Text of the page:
1)Initial jobless claims totaled 281k, 7k less than expected and down by 10k w/o/w. The 4 week average fell under 300k at 299k vs 320k last week. Also positive was the 237k person drop in continuing claims to 2.243, another post Covid low.
2)Personal income in September fell by 1% m/o/m, more than the estimate of down .3% but it was all because of the sharp decline in unemployment insurance as the extra benefit program expired after Labor Day. Most importantly was the .9% m/o/m jump in private sector wages and salaries and is running at a 10% increase for the last 6 months annualized.
3)The Employment Cost Index for Q3 rose by 1.3% q/o/q, above the estimate of up .9%. Private sector compensation was up by 1.4% and by 1.6% for wages & salaries q/o/q. On a y/o/y basis, total private comp was up 4.1% and by 4.6% for wages & salaries. Those gains are 10 yr highs, albeit off easy comps but that 1.4% q/o/q gain is the fastest on record in this data going back 20 years and that can’t be blamed on easy comps.
4)Spending in September was a touch better than expected when the slight upward revision to August is included. Since the juiced up March after checks were sent out, personal spending is up by 3.9% while PCE inflation is higher by 2.7%, thus REAL spending is up just 1.2% over the past 2 quarters.
5)Core durable goods orders in September rose .8% m/o/m, above the estimate of up .5% and vs a .5% increase in August which was revised down by one tenth. These are nominal numbers however and they are declining in REAL terms. In Q3, PPI is up 2.3% from June. Durable goods orders are up 1.4%. Core durable goods orders are up 1.5% in Q3 from June.
6)Notwithstanding another rise in mortgage rates, purchase apps rose 3.5% w/o/w but after falling by 4.9% last week. They are down 9.3% y/o/y.
7)New home sales in September totaled 800k, 44k more than expected but almost completely offset by a downward revision to August by 38k to 702k. Smoothing out this volatile number has the 3 month average at 738k vs the 6 month average at the same 738k. The year to date is 791k and 12 month average is 824k. The y/o/y median home price was up 19% which is pretty similar to what S&P CoreLogic said for August in its different calculation. Months’ supply fell to 5.7 but at around 6 is historically average but some of that inventory hasn’t been built yet.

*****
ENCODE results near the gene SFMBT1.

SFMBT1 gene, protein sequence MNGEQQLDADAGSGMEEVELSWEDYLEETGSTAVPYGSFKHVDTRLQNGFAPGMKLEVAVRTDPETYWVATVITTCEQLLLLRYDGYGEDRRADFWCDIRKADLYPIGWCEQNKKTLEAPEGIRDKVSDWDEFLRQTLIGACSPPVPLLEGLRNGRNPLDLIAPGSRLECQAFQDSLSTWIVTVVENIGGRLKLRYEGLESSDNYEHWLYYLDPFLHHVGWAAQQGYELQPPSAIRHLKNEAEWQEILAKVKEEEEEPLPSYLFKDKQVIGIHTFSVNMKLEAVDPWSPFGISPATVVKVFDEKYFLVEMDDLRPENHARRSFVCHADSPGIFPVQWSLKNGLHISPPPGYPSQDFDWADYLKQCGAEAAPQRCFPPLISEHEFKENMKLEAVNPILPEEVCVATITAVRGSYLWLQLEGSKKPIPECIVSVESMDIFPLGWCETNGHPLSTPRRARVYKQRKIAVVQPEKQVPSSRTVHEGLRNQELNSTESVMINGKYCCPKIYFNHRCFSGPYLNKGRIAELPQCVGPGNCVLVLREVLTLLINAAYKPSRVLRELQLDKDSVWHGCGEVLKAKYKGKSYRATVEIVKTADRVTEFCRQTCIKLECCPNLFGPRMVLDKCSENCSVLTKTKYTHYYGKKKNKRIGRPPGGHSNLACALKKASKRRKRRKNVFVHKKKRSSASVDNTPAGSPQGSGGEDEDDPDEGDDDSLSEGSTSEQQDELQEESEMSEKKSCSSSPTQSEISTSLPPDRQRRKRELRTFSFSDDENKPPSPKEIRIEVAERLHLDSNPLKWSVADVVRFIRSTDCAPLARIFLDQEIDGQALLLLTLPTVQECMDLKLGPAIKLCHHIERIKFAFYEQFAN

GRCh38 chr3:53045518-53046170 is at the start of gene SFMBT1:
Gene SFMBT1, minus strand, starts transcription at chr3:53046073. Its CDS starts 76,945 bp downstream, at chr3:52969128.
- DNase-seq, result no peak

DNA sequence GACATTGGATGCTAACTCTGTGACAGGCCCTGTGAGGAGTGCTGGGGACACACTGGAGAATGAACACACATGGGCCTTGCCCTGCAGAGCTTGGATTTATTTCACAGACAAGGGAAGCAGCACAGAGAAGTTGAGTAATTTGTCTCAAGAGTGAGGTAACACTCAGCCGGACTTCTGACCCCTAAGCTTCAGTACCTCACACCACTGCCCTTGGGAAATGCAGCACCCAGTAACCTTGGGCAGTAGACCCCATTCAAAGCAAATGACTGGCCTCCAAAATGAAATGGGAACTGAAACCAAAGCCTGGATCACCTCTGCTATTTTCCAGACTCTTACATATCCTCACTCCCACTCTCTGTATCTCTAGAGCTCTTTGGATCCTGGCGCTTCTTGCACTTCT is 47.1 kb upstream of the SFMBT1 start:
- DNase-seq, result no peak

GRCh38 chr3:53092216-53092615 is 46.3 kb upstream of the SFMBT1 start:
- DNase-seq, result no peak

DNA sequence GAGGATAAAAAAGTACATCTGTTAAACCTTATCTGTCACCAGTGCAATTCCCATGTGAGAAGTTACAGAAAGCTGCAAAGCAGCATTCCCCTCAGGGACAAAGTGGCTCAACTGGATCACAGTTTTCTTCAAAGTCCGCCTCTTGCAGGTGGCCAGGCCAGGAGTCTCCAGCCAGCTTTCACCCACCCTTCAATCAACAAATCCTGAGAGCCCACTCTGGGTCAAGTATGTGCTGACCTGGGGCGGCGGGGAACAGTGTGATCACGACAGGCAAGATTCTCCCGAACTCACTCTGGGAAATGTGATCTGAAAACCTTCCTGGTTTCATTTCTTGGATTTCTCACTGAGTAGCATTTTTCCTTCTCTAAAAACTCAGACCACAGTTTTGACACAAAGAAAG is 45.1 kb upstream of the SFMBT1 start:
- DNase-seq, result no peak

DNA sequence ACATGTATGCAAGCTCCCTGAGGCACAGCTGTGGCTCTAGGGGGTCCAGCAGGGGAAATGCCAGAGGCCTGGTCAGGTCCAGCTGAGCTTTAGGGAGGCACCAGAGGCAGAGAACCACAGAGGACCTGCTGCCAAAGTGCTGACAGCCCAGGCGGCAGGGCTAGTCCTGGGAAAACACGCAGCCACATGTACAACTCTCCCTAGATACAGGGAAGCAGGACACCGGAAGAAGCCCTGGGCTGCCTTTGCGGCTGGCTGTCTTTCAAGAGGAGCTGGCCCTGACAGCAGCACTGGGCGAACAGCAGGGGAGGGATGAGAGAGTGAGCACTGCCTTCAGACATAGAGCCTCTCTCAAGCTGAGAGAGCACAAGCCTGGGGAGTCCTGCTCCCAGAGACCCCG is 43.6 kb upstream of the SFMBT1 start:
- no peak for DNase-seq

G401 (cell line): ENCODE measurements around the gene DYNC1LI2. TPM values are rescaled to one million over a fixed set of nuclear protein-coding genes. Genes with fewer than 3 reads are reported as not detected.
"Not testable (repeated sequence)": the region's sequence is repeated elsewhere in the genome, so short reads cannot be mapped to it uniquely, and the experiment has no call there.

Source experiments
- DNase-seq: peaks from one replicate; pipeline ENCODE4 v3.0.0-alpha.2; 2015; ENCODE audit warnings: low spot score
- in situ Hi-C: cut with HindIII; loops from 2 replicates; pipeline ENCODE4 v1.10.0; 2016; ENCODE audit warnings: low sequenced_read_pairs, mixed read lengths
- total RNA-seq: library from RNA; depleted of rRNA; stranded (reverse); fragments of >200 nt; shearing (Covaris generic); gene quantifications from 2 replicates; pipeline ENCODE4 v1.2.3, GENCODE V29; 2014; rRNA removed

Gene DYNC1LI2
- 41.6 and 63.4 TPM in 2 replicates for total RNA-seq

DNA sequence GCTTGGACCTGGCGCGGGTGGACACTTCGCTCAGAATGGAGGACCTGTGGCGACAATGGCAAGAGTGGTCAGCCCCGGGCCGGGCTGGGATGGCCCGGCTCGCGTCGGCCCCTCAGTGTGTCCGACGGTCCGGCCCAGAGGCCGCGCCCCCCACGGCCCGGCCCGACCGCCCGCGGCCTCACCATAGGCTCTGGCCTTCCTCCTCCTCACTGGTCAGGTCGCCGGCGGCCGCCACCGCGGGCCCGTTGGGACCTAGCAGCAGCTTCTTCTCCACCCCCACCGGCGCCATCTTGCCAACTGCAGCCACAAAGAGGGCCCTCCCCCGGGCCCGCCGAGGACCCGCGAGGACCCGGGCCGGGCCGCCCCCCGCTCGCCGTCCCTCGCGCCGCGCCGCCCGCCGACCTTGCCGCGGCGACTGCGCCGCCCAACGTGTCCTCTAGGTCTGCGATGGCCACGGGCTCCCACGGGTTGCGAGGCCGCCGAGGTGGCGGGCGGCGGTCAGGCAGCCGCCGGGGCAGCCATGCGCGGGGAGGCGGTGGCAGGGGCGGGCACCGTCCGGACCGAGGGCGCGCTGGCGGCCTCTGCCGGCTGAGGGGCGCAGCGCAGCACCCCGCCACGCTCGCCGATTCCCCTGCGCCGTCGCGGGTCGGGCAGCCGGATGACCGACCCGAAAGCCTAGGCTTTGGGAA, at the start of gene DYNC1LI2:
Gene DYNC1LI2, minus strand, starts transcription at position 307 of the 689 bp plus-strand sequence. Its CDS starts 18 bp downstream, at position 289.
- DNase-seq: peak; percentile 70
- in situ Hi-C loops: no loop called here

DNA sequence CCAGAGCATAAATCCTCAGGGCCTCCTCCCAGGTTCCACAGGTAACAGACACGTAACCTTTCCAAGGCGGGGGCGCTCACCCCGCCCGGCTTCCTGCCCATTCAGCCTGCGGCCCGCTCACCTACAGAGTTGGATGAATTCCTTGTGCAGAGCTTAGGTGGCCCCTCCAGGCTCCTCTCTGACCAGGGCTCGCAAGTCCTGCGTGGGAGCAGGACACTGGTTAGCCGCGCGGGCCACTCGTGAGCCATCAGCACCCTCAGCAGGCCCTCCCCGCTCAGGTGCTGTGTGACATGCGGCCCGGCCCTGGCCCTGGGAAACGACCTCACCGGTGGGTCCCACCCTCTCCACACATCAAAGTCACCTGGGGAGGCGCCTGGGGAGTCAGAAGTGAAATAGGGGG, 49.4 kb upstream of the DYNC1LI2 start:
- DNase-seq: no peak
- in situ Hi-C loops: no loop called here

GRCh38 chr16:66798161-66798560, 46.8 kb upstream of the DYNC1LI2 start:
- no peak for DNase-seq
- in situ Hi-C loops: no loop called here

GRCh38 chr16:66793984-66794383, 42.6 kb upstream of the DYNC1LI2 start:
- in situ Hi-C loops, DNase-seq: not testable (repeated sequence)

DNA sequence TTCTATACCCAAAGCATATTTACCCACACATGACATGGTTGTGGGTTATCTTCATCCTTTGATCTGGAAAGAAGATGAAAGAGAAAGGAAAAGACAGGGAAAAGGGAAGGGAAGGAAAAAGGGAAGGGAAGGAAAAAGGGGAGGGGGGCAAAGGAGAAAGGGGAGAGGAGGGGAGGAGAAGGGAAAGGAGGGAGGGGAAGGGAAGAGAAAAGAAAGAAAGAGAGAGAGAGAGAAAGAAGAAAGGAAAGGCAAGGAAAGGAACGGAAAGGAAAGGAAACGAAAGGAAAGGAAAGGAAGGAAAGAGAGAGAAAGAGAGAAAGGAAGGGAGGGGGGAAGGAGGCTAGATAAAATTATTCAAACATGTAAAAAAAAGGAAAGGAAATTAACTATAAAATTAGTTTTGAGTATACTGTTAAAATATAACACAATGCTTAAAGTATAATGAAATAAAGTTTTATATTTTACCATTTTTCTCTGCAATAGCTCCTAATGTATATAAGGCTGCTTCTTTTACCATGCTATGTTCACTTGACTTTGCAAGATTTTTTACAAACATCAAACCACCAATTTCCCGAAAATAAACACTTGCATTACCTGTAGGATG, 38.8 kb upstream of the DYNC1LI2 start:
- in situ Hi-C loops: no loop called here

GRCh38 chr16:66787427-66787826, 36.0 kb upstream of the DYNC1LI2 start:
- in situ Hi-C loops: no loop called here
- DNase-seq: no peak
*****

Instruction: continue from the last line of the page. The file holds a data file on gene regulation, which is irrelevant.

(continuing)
8)The Conference Board’s Consumer Confidence index for October rose 4 pts m/o/m to 113.8, better than the estimate of 108 and vs 115.2 in August. Both the present situation and expectations components were higher m/o/m. The peak in 2021 was 128.8 back in June and it stood at 132.6 in February 2020. One year inflation expectations quickened to 7% from 6.5% and that is the highest since July 2008. The answers to the labor market questions were mixed. Those that said jobs were Plentiful fell .9 pts but remains at a high level while those that said they are Hard to Get fell to just above the lowest level since July 2000. Off historically low levels, spending intentions did improve.
9)The final October UoM consumer confidence index was 71.7, a bit better than the preliminary read of 71.4 but down from 72.8 in September and well below the year to date high in April of 88.3. One year inflation expectations were 4.8% vs 4.6% in September and that is the highest since 2008. Employment expectations fell but improved for income. Spending intentions were very mixed with a record low for auto’s dating back to 1978.
10)The Richmond October mfr’g index rose to +12 from -3 and that was 7 pts above the estimate. New orders, shipments, employment and backlogs all rose with Vendor Lead Times rising to a record high. Inventories remained low. Wages fell slightly as did prices paid but prices received rose to a record high dating back to 1997.
11)The October Dallas manufacturing index rose to 14.6 from 4.6 in September, 9 in August and 27.3 in July.
12)The Chicago manufacturing PMI in October rose to 68.4 from 64.7 and better than the estimate of 63.7.
13)Germany said the number of unemployed in October fell by 39k, double the estimate. Their unemployment rate is down to 5.4% and the Federal Labor Agency said “Joblessness and underemployment are falling strongly, employment and firms’ demand for new personnel are rising and furloughs are receding.”
14)The economic confidence index for the Eurozone for October rose to 118.6 from 117.8 and that was 2 pts better than forecasted. The rise in services led the way but retail and construction were up too. Consumer confidence gave back some of the September gain while manufacturing was little changed but at a high level notwithstanding the challenges there with supply.
15)There was improvement in Germany’s consumer confidence figure which rose .5 pt to .9 and that was better than the expected drop to -.5. That’s the highest level since April 2020.
16)Eurozone GDP in Q3 did rise 2.2% q/o/q and 3.7% y/o/y which was a bit better than expected. Services certainly rebounded with Covid under control and restrictions relaxed while manufacturing is benefiting from strong demand but challenged supply.